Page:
How To Make Face And Body Mists Using Hydrosols, Hydrolats, And Infusions

Learn all about hydrolats and hydrosols so you can become a DIY skincare pro.

Are you experiencing dry, sensitive, or simply tired skin on your face or body? If you’ve ticked off all the boxes with your cleansing and moisturizing steps, you may be missing one simple-yet-mighty step...a spray. We’ve been thinking about hydrating sprays lately, as our collection of hydrolats, hydrosols, and oil infusions have inspired us.

If you’re less familiar with hydrolats/hydrosols, plant waters, and oil infusions, you’ve landed at the right spot. Today, we’re discussing these gentle wonders along with some tips for creating your own face and body sprays at home.

What are hydrosols and hydrolats?

To keep things relatively simple, hydrosols and hydrolats are basically the same thing. Now, a scientist may baulk at that as it is slightly more complex, but for DIY skin care makers like us, it’s completely reasonable.

Essentially, hydrosols/lats are the by-product of the distillation process when making essential oils. The distillation process is really rather fascinating and worth reading about (beware of a distillation research rabbit-hole, however!).

The short version is this: plant matter is put in a container. Hot steam is then pushed through this plant-filled container, taking the aromatic compounds and nutrients with it. This aroma and nutrient-filled steam then flows into a receptacle where it then returns to water and oil. The oil floats on top, leaving the leftover water (hydrolat/hydrosol) left. The oil contains most of the strong aromas and many nutrients, but the water is also a powerhouse in its own right.

These water-based solutions contain tiny amounts of essential oils and other beneficial nutrients (hydrophilic particles). While essential oils are hailed as the natural heroes of the aromatherapy world, hydrolats/hydrosols are not to be forgotten. They are far milder and gentler than oils as they are mainly water, and carry nutrients that are only found in water (hydrophilic). The gentle yet helpful nature of hydrosols/hydrolats make them perfect for sensitive or young skin.

Benefits of hydrolats, hydrosols, and plant waters

●They are ultra gentle, even for sensitive skin

●They are already very diluted so can be used as-is

●They contain hydrophilic compounds that are highly nutritious and beneficial for the skin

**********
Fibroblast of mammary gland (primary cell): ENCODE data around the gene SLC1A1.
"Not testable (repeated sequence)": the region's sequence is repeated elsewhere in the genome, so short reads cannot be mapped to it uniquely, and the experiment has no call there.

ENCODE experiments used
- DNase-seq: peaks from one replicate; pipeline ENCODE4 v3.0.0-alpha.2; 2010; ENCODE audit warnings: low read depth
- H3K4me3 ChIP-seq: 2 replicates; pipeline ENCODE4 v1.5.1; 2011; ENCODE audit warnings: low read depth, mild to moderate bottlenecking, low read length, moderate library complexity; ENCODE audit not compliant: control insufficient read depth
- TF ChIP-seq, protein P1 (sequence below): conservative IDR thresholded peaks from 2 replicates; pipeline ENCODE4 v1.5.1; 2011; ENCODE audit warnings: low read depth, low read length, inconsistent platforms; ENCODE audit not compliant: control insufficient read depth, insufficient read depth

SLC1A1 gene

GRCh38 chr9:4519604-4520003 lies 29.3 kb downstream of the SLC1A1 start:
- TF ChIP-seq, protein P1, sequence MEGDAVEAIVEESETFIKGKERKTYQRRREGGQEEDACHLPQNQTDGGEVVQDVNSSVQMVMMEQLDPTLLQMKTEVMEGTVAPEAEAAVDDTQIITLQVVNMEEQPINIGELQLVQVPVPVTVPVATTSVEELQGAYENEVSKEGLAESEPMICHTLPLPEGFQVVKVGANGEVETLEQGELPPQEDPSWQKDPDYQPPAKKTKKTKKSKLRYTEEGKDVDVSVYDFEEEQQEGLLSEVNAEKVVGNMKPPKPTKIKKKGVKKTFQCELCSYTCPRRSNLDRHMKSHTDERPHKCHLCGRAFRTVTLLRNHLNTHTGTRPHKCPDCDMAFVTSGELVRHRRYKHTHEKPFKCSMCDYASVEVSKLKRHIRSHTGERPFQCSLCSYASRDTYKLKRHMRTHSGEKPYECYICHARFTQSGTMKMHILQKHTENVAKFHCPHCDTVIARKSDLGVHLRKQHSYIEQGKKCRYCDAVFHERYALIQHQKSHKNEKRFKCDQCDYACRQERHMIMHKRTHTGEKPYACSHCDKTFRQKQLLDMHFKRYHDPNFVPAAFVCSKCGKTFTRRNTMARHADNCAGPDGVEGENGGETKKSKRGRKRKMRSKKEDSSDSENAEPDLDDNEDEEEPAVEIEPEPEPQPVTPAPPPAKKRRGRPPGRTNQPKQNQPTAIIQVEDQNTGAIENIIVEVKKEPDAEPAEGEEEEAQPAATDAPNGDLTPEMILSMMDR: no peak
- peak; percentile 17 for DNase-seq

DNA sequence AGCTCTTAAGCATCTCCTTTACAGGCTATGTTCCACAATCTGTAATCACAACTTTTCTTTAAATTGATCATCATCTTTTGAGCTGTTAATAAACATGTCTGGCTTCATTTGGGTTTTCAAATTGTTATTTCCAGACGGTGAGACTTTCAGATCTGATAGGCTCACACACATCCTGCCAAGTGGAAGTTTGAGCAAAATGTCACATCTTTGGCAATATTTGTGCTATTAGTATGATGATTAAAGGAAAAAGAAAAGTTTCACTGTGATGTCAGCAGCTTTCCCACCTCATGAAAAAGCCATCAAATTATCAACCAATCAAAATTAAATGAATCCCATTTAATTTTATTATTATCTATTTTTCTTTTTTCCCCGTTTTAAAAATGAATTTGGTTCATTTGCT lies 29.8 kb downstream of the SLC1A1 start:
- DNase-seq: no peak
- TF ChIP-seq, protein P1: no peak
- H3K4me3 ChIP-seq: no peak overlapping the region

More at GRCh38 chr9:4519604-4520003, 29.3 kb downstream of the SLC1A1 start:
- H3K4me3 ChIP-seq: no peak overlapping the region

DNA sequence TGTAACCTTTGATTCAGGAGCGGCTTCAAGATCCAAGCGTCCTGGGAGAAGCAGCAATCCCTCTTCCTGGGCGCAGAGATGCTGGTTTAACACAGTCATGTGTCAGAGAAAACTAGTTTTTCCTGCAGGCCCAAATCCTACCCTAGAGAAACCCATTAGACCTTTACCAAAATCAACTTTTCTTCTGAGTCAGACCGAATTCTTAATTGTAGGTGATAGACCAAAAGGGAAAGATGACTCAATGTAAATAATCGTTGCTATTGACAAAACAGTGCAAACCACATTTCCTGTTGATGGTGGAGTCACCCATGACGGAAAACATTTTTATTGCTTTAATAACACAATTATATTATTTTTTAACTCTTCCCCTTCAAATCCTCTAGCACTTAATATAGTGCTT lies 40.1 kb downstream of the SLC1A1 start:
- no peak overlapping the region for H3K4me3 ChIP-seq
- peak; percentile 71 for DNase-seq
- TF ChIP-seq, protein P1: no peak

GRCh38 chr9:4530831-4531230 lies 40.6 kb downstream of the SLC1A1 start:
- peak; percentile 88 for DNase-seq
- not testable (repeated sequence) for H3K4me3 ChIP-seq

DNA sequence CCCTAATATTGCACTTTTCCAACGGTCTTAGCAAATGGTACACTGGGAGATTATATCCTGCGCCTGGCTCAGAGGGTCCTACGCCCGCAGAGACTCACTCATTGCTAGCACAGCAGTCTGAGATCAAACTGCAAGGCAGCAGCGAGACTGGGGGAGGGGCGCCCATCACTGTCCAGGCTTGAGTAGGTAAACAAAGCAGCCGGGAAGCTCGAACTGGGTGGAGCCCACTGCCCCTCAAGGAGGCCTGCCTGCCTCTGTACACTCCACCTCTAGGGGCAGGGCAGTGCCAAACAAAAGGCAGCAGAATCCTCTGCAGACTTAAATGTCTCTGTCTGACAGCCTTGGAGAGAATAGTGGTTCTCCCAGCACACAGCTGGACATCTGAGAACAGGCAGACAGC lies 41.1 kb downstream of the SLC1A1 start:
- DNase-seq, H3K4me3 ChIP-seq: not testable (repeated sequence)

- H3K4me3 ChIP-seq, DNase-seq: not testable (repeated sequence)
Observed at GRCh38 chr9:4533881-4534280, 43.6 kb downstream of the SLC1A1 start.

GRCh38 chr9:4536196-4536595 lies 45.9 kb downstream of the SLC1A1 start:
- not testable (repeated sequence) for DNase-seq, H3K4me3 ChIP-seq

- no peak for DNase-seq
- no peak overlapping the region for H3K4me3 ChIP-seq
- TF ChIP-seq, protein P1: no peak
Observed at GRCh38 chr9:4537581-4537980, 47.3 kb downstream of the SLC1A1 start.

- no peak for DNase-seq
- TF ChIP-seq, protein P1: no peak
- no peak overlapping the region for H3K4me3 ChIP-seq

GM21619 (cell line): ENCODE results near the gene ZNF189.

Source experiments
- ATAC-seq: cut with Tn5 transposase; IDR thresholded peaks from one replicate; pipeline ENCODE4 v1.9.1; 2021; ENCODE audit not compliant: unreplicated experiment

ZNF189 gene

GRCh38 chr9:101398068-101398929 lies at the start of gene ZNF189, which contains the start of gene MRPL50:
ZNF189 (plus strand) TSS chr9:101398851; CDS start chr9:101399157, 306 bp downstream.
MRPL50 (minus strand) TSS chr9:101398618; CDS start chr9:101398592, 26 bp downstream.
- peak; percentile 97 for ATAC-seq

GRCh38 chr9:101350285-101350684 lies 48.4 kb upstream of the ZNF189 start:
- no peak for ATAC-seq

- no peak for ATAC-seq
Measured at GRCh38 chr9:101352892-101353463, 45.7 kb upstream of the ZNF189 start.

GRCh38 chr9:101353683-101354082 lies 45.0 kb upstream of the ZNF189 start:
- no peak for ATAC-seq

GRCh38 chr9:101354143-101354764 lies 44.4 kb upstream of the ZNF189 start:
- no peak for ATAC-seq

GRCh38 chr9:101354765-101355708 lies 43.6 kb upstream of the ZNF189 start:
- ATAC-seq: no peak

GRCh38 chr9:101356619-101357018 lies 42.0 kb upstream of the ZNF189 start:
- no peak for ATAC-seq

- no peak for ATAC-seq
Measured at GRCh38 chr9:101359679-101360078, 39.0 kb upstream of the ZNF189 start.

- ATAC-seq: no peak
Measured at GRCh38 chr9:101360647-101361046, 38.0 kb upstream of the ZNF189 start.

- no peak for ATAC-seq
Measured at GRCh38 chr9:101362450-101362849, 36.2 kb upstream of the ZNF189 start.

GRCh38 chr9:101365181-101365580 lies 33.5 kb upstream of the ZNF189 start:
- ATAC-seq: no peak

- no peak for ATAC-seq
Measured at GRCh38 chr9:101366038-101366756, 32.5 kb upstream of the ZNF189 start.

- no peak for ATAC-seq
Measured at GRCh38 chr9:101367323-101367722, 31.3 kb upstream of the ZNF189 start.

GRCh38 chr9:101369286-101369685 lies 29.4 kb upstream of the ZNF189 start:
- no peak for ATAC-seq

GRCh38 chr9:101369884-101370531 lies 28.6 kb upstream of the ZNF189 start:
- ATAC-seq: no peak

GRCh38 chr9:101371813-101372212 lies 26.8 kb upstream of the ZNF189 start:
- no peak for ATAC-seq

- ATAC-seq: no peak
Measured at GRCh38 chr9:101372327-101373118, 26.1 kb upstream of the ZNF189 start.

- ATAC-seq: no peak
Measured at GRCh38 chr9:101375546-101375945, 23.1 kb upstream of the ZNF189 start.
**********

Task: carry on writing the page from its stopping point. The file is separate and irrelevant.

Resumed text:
●They are hydrating and won’t disrupt the skin’s pH levels

●They are easy to use and combine with other skin-loving naturals such as essential oils

What can I use hydrosols and hydrolats for?

●A gentle cleansing water to use post-makeup-remover to help clear pores

●An antibacterial and/or softening toner to use before moisturizer

●A facial spray to soften and refresh the skin during the day

●An ultra-gentle topical treatment for skin issues such as acne, rashes, dryness, and sunburn 

What are oil infusions?

Infused oils are a little simpler to explain, but are a stalwart of the herbalist and aromatherapist’s kit. An oil infusion is simply when a plant is infused in a carrier oil. All the lovely scents and beneficial constituents from the plants are released into the carrier oil. Some oils are double-infused (where the process is done two or three times, consecutively) or are infused with a combination of plant matter.

The carrier oil itself offers incredible benefits to the skin (depending on the chosen oil), doubling the value of these gentle-yet-powerful infusions. For example, sunflower oil is a commonly used carrier oil for herbal infusions, and for good reason. It is non-comedogenic (meaning it won’t clog pores), contains antioxidants, and anti-inflammatory fatty acids that offer moisture and healing properties.

The uses and benefits of infused oils are many, for example:

●A nourishing and hydrating oil for the face and body

●A topical treatment to aid the fading of scars and pigmentation

●An anti-bacterial and anti-inflammatory moisturizer for irritated skin